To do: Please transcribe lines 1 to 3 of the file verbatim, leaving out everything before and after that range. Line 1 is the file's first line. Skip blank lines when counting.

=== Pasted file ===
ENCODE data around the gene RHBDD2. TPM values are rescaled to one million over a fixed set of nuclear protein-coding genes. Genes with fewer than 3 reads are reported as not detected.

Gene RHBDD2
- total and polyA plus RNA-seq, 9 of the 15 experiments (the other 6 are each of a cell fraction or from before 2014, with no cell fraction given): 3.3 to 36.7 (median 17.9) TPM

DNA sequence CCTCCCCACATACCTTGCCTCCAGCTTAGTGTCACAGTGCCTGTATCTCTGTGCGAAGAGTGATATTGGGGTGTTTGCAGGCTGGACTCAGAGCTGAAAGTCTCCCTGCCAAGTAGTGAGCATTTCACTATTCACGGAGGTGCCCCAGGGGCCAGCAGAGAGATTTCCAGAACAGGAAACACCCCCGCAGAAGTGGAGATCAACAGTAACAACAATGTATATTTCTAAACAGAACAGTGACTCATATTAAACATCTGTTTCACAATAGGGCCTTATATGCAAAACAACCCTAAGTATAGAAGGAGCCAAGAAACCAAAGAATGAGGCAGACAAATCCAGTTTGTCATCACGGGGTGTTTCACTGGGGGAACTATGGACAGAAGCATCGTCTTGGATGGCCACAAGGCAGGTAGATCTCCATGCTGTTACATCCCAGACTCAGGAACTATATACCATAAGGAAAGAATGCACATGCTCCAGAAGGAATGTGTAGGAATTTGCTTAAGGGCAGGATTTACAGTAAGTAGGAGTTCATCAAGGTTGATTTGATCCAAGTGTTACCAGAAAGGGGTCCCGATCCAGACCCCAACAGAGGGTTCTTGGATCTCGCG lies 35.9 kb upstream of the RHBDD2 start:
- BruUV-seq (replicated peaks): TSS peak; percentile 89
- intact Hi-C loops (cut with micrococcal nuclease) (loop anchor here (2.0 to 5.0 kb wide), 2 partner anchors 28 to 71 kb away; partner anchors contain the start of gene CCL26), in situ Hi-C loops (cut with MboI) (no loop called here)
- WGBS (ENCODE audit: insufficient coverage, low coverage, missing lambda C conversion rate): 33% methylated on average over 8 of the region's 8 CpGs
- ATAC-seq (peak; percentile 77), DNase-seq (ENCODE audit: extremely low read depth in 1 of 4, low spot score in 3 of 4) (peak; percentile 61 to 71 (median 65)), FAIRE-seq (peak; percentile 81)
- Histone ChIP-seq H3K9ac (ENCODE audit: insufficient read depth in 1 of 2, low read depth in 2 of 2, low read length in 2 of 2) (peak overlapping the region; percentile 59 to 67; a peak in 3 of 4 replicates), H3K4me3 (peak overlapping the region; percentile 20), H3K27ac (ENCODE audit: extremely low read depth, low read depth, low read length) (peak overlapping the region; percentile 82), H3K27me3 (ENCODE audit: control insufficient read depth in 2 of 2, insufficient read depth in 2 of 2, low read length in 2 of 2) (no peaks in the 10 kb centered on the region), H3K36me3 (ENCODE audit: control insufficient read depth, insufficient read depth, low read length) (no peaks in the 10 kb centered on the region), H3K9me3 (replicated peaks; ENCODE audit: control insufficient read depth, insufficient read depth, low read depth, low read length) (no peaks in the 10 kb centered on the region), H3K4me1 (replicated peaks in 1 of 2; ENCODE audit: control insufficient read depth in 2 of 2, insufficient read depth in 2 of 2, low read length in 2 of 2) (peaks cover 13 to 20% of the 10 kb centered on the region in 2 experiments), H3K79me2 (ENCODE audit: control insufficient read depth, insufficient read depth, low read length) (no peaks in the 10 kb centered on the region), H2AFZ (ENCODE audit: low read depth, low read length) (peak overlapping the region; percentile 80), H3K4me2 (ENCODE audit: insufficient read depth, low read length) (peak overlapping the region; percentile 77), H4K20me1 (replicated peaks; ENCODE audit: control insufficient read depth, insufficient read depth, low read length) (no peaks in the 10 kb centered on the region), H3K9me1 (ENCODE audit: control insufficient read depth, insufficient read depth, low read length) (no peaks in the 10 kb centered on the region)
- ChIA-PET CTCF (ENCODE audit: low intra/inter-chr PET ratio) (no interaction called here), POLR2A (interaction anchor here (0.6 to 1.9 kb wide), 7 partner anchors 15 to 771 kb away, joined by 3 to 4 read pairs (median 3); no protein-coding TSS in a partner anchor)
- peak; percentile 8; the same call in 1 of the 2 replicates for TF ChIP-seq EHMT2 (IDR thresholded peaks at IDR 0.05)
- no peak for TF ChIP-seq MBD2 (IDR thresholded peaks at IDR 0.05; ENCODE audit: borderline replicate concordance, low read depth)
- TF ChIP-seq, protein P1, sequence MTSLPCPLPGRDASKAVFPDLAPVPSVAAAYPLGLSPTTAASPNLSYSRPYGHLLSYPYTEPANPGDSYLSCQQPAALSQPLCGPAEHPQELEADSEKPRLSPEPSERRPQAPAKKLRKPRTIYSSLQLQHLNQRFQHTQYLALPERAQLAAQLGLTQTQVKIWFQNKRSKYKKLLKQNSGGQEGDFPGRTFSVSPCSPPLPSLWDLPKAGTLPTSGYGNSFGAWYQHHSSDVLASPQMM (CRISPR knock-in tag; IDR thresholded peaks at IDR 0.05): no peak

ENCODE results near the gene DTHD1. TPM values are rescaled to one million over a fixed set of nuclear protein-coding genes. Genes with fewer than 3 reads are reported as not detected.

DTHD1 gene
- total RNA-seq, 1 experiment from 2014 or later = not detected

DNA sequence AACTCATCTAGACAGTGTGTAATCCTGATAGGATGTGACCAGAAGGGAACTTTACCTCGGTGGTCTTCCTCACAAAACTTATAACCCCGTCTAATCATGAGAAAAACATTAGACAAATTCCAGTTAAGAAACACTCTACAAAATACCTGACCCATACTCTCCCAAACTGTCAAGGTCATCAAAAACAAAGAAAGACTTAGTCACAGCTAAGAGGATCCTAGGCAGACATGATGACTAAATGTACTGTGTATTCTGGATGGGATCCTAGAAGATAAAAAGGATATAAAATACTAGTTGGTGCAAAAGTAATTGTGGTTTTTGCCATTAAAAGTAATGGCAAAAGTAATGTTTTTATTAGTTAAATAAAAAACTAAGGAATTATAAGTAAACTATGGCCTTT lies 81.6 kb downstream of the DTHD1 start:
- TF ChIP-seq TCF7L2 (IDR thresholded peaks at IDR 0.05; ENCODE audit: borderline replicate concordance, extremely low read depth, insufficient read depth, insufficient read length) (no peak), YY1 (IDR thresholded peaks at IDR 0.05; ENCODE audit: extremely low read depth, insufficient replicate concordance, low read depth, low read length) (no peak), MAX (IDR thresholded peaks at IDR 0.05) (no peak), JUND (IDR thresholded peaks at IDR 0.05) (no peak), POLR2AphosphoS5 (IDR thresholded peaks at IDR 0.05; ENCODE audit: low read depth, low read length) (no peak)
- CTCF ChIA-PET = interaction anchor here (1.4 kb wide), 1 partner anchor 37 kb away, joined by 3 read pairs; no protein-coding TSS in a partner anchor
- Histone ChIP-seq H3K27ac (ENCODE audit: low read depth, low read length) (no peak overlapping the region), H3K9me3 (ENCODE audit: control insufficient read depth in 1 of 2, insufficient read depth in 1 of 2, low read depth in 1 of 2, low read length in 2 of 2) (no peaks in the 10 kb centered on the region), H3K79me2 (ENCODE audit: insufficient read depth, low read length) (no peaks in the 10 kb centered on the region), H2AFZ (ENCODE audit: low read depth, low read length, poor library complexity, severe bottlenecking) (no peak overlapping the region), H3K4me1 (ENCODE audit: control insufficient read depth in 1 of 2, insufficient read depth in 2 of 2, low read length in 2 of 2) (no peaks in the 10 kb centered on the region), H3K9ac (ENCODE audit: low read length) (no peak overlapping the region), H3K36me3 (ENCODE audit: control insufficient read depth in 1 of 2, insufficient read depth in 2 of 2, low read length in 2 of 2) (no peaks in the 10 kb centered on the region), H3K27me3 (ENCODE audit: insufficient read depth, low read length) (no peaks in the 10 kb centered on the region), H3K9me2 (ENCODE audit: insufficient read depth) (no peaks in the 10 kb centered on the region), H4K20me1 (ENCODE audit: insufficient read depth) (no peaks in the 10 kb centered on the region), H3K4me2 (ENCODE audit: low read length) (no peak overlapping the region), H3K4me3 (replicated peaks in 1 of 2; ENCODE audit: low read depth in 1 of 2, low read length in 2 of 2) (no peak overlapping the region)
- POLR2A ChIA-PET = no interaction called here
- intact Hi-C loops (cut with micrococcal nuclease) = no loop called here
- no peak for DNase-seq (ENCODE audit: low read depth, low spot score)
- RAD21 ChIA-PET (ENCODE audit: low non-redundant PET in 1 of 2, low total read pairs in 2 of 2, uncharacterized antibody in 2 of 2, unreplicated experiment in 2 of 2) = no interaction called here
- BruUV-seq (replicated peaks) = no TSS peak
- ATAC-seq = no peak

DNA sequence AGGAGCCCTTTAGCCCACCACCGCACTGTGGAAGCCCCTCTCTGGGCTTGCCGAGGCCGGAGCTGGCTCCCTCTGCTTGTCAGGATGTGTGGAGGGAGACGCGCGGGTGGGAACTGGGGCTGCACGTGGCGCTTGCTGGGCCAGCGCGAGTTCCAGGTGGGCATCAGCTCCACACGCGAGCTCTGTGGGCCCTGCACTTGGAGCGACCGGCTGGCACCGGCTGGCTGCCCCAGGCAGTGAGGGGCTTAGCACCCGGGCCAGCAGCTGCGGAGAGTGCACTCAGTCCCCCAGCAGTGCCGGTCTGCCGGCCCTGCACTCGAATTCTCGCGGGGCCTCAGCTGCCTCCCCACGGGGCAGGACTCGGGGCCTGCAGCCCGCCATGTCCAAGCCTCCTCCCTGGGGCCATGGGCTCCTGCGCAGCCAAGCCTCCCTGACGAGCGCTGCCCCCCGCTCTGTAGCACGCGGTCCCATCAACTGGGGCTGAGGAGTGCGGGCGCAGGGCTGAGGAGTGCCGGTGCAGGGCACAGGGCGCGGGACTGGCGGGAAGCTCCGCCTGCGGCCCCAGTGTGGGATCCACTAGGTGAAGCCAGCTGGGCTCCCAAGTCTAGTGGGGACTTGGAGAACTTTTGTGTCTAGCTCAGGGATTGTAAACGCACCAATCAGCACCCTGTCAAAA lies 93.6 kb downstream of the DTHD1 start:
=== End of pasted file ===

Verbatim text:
ENCODE data around the gene RHBDD2. TPM values are rescaled to one million over a fixed set of nuclear protein-coding genes. Genes with fewer than 3 reads are reported as not detected.

Gene RHBDD2
- total and polyA plus RNA-seq, 9 of the 15 experiments (the other 6 are each of a cell fraction or from before 2014, with no cell fraction given): 3.3 to 36.7 (median 17.9) TPM